There is no place to hide.
So it is that time of year again, which means time for my annual rant about CHRISTMAS CHRISTMAS CHRISTMAS blaring from every quarter until I am reduced to inarticulate shrill screaming. The silver lining of living in Coronastan is that currently all our groceries are being delivered, sparing me the endless Yuletide crap on the store PA, and I don’t expect the underpaid service workers (we try to tip well) to carol me when they drop stuff off, so there’s that. But then there’s my beloved classical radio station, which commenced at 11:43 today with an orchestral rendering (as over a slow flame) of Adolphe Adam’s well known “Oh Holy
To the bomb shelter.
Really. Every fracking year. One-twelfth of my ambient musical life (I could stack CDs, and do, but sometimes you just want to tune in and be surprised by a string trio you never heard before, instead of Leroy Anderson’s “Sleigh Ride” set for saxophone quartet). WHY DO YOU THINK I WANT TO HEAR ADESTE FIDELES SIXTEEN TIMES A DAY? I go around humming “O come let us deplore him, O come let us ignore him,” but it keeps happening.
This is on top of the dismaying revelation of last night that the station’s listeners have a taste for schlock. Most years they have “Classical Countdown,” and people vote for favorite pieces which are ranked and broadcast starting the Monday before Thanksgiving, working up through 100 top vote getters till the winner airs at nine on Thanksgiving.
It’s almost always Beethoven’s Ninth. This year, the station took Beethoven out of the mix because they’ve been doing a month-long Beethoven retrospective (six different performances of the headlong, coked-up Seventh Symphony: that I can take). And I was afraid what I’d learn from that, and I did.
Brahms and Mahler, with their meticulous contrapuntal construction and wrenchingly Romantic themes? Way down in the mix. Mozart’s sublime, heartbreaking Clarinet Quintet? Even further down, barely squeaking in at 90th place. The epically narrative opium dream of Berlioz’ Symphonie Fantastique? Almost fell off the boat at 98th.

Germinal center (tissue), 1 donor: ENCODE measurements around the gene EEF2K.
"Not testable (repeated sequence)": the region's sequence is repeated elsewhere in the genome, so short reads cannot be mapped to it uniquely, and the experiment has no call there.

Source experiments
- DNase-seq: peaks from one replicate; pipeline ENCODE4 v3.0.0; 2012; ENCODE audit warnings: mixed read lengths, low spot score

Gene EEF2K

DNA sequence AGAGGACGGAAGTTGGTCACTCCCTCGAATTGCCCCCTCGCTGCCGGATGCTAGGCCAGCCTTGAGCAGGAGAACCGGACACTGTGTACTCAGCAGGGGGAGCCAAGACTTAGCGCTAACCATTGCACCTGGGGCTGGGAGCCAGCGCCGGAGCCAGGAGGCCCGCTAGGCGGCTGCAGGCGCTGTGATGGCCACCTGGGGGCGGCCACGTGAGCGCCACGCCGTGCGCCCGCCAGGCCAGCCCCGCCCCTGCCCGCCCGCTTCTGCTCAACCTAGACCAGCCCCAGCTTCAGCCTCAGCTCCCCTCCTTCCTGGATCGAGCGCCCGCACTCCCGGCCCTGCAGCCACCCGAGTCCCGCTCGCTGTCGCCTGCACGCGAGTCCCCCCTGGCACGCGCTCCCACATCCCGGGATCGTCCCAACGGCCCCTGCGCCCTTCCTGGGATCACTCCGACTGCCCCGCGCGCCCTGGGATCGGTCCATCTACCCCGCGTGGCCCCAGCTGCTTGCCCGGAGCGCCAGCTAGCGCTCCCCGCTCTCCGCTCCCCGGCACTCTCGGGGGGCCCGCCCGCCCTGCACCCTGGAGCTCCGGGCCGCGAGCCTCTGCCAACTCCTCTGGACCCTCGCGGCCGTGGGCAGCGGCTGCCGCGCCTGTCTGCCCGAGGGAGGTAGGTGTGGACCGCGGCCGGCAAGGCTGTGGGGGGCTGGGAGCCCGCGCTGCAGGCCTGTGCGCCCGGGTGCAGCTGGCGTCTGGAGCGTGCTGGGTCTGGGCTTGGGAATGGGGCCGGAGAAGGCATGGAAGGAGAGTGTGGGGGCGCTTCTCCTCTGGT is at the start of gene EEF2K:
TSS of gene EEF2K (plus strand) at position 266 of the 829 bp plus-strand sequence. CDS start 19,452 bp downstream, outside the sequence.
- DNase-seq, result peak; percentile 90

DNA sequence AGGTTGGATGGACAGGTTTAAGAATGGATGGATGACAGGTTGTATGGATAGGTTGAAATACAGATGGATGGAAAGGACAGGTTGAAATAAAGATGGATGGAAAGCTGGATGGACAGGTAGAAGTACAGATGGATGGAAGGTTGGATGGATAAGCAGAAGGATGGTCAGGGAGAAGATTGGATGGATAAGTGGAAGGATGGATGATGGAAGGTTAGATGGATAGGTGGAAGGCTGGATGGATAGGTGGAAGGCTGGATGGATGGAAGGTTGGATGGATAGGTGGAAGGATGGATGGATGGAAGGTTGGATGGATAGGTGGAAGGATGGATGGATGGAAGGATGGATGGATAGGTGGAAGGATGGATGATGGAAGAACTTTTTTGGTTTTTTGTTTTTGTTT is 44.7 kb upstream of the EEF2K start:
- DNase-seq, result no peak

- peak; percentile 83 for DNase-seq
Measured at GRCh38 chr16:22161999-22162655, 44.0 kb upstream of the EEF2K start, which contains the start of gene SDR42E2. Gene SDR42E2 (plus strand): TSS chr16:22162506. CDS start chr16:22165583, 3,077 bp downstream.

The final evening? While I’m dressing for dinner, they’re playing Gershwin’s pandering garbage Rhapsody In Blue. Lookie me, I’m an American Composer! I can make cool noises and insert unearned climaxes and make the tempo start and stop! Tenth place? Vivaldi’s Four Seasons, aptly described by my late and ex husband, a walking Schwann catalog, as mostly “deedle music” (in which the violins interminably run up and down the scale or repeat an eighth note figure over and over, deedle-deedle-deedle). I realized that this was one of the handful of pieces known to people who don’t know music when some idiot in my massage class, assigned to make the choice because someone had hear her play guitar once, selected a bouncy movement that sounds like a hopscotch rhyme as processional music for our graduation. Who the hell can process to boop-de-boop-boop? (But they used it. Christ.) I braced myself for nine p.m., after a nice interlude of Respighi, not on the Countdown.
The New World fucking Symphony.
Don’t get me wrong about Dvorak. He was amazing. The 8th Symphony? You get out of your chair and dance in places, feel like bowing down in others. The A Minor Piano Quintet? First time I heard it was an epiphany. But the New World? He tried, as an hommage to his experience in the US, to string together something that “sounded American” (fun fact: he did not use the tune of a spiritual, he wrote a melody that he thought sounded like a spiritual, and succeeded well enough that it’s now sung in churches because someone set words to it but… he was a Czech guy on sabbatical in Spillville, Iowa, people).
It’s corny. It’s tired. The New World, the war horse that every sixth grade class breaks out in Music Appreciation because it’s simple-minded enough for kids who only know what’s on pop radio and don’t have much patience for a complex piece of music. Those kids grew up without ever paying much attention to a single other classical piece long enough to remember the title, and voted it top of the list. You know it.
Here I am in the “most educated county in the nation” and their tacky soul is laid bare. They vote up Beethoven’s Ninth when they can because they’ve been told it’s Great Music, and dang if it ain’t, but they really want cheap movie music dressed up with an orchestra. They want something that’s ‘MURRICAN ’cause ‘MURRICAN.
They want a month of droning Christmas carols. Apparently. I don’t know why else the station plays them.
I think I’ll slap Elektra, Salome and maybe Tosca on the barbie and listen to blood and mayhem for awhile, to cheer myself up.